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PostPosted: Thu Oct 01, 2015 12:15 pm 
Avisaru
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KathTheDragon wrote:
Richard W wrote:
Do we allow if [Ifː]?

Iff you mean the "if and only if" logical operator.

Clearly my spelling was off this morning.


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PostPosted: Thu Oct 01, 2015 8:14 pm 
Sanno
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KathTheDragon wrote:
Salmoneus wrote:
KathTheDragon wrote:
Richard W wrote:
Do we allow if [Ifː]?

Iff you mean the "if and only if" logical operator.


In which case presumably we need orr as well...

What's that?


Exclusive disjunction ('or but not and'). Although apparently in computing they sometimes use it for non-exclusive disjunction ('and/or'). Just to be annoying, no doubt...

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PostPosted: Thu Oct 01, 2015 8:15 pm 
Smeric
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Salmoneus wrote:
KathTheDragon wrote:
Salmoneus wrote:
KathTheDragon wrote:
Richard W wrote:
Do we allow if [Ifː]?

Iff you mean the "if and only if" logical operator.


In which case presumably we need orr as well...

What's that?


Exclusive disjunction ('or but not and'). Although apparently in computing they sometimes use it for non-exclusive disjunction ('and/or'). Just to be annoying, no doubt...

Ah.


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PostPosted: Thu Oct 01, 2015 9:49 pm 
Sumerul
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KathTheDragon wrote:
Salmoneus wrote:
KathTheDragon wrote:
Salmoneus wrote:
In which case presumably we need orr as well...

What's that?


Exclusive disjunction ('or but not and'). Although apparently in computing they sometimes use it for non-exclusive disjunction ('and/or'). Just to be annoying, no doubt...

Ah.

This is because exclusive disjunction is typically known as exclusive or in computing, which is typically abbreviated xor.

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PostPosted: Fri Oct 02, 2015 1:47 am 
Avisaru
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Salmoneus wrote:
In which case presumably we need orr as well...
<snip>

Exclusive disjunction ('or but not and'). Although apparently in computing they sometimes use it for non-exclusive disjunction ('and/or'). Just to be annoying, no doubt...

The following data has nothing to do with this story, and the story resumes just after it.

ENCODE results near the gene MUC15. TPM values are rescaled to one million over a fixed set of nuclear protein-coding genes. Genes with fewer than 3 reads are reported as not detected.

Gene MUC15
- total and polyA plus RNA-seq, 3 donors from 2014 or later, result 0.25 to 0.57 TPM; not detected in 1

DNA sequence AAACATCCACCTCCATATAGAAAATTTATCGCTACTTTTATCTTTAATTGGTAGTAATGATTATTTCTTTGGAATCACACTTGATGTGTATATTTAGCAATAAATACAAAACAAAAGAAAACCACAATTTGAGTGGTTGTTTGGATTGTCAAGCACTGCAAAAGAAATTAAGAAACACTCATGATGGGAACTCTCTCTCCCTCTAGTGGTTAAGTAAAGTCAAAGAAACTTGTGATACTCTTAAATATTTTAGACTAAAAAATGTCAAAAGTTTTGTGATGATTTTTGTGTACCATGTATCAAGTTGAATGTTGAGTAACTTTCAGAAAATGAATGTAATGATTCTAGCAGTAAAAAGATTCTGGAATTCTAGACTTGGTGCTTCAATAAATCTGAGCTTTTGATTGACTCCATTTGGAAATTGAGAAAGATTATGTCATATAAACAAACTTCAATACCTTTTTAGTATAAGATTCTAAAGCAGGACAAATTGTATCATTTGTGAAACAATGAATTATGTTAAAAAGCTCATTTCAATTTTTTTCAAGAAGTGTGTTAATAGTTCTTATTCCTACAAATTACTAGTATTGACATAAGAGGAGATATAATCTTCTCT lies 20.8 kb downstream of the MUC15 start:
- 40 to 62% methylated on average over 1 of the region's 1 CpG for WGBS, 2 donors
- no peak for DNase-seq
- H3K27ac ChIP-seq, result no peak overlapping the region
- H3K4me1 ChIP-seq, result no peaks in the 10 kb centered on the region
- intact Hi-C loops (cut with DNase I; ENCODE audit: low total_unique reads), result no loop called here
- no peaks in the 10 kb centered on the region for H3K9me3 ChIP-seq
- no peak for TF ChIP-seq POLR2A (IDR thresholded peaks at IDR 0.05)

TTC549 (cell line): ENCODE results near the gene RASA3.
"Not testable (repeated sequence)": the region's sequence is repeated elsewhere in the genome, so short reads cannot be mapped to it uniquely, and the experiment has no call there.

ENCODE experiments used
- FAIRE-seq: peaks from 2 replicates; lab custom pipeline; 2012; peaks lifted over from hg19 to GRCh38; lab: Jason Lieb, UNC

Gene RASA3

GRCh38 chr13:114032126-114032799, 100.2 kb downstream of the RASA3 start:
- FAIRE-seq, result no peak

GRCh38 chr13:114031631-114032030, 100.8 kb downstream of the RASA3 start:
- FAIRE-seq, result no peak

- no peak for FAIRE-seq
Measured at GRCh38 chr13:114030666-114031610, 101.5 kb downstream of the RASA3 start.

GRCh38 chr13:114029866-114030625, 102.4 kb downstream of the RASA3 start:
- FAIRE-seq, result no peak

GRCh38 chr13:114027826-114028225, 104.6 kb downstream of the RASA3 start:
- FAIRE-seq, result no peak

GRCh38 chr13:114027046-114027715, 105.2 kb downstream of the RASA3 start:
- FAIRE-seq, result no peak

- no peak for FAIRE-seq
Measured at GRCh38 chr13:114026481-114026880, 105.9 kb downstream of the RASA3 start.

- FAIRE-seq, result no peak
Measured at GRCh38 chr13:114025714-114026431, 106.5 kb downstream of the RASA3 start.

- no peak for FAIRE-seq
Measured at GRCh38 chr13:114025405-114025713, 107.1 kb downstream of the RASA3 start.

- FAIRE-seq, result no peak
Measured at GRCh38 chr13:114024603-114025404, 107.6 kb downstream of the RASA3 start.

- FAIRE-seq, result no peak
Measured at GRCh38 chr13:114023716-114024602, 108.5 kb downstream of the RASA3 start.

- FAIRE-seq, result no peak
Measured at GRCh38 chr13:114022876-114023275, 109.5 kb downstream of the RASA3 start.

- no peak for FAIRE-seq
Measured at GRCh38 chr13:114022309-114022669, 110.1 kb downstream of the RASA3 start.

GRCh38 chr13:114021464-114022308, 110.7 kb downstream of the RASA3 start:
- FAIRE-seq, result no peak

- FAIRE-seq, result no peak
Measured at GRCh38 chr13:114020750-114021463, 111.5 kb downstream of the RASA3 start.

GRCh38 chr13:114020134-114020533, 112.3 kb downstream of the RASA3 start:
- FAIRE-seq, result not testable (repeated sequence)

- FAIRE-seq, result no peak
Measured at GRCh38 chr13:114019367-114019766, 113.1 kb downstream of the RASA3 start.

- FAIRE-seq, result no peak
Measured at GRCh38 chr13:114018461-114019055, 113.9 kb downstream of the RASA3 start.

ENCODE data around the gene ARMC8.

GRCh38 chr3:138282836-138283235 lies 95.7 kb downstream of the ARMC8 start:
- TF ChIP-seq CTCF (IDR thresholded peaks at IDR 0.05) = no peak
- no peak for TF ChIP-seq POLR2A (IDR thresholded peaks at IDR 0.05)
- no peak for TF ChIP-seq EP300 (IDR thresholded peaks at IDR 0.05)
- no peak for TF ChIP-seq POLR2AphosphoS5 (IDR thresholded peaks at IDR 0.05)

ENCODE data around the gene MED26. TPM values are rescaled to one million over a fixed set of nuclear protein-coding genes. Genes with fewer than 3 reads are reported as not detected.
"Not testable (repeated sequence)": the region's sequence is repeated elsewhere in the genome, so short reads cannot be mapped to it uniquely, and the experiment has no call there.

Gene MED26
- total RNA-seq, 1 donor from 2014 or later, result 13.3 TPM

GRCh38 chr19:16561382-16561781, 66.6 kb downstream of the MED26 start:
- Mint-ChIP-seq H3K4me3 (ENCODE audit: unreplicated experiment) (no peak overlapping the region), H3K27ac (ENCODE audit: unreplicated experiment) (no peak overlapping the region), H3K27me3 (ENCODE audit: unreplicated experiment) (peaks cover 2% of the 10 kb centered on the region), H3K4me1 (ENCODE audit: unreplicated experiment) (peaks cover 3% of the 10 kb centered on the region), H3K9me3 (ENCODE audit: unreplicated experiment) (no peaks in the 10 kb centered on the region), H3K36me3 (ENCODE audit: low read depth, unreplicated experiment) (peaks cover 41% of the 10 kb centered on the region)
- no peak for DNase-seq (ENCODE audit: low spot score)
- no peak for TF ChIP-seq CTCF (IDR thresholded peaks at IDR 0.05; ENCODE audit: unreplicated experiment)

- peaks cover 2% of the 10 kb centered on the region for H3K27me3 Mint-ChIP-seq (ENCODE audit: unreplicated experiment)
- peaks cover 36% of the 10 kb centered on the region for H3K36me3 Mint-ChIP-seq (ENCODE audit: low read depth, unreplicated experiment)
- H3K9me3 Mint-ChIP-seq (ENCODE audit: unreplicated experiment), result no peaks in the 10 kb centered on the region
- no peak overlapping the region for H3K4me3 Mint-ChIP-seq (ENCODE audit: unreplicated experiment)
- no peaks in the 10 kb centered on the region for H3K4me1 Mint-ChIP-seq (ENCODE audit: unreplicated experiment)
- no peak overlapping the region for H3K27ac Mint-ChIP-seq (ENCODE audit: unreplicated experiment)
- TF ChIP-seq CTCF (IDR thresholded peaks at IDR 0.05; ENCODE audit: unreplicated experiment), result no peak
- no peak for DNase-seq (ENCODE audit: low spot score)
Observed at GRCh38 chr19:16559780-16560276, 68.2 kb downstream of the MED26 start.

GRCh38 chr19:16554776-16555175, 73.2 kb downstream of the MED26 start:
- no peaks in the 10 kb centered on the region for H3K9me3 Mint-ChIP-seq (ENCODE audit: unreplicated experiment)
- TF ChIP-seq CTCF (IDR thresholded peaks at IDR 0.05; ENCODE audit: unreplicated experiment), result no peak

Well, setting to contrast 'orr' and 'or' is daft when the the participles would be the same ('orred' and 'orring').


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PostPosted: Fri Oct 02, 2015 4:22 am 
Sanno
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Richard W wrote:
Salmoneus wrote:
In which case presumably we need orr as well...
<snip>

Exclusive disjunction ('or but not and'). Although apparently in computing they sometimes use it for non-exclusive disjunction ('and/or'). Just to be annoying, no doubt...

Well, setting to contrast 'orr' and 'or' is daft when the the participles would be the same ('orred' and 'orring').


Dude, this is a discipline that contrasts existential with existentiell, différence with différance, and intention with intension... (though the first two of those are continentalisms)

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PostPosted: Fri Oct 02, 2015 7:32 am 
Lebom
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Wordsmith.org's words of the day this week were all short: dint, moil, guff, weft, quaff

I suspect at least "weft" has probably been mentioned though.


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PostPosted: Sat Oct 03, 2015 8:51 pm 
Avisaru
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Musth or must /ˈmʌst/ is a periodic condition in bull (male) elephants, characterized by highly aggressive behavior and accompanied by a large rise in reproductive hormones.

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PostPosted: Sun Oct 04, 2015 7:39 pm 
Avisaru
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Salmoneus wrote:
Richard W wrote:
Salmoneus wrote:
Dude, this is a discipline that contrasts existential with existentiell, différence with différance, and intention with intension... (though the first two of those are continentalisms)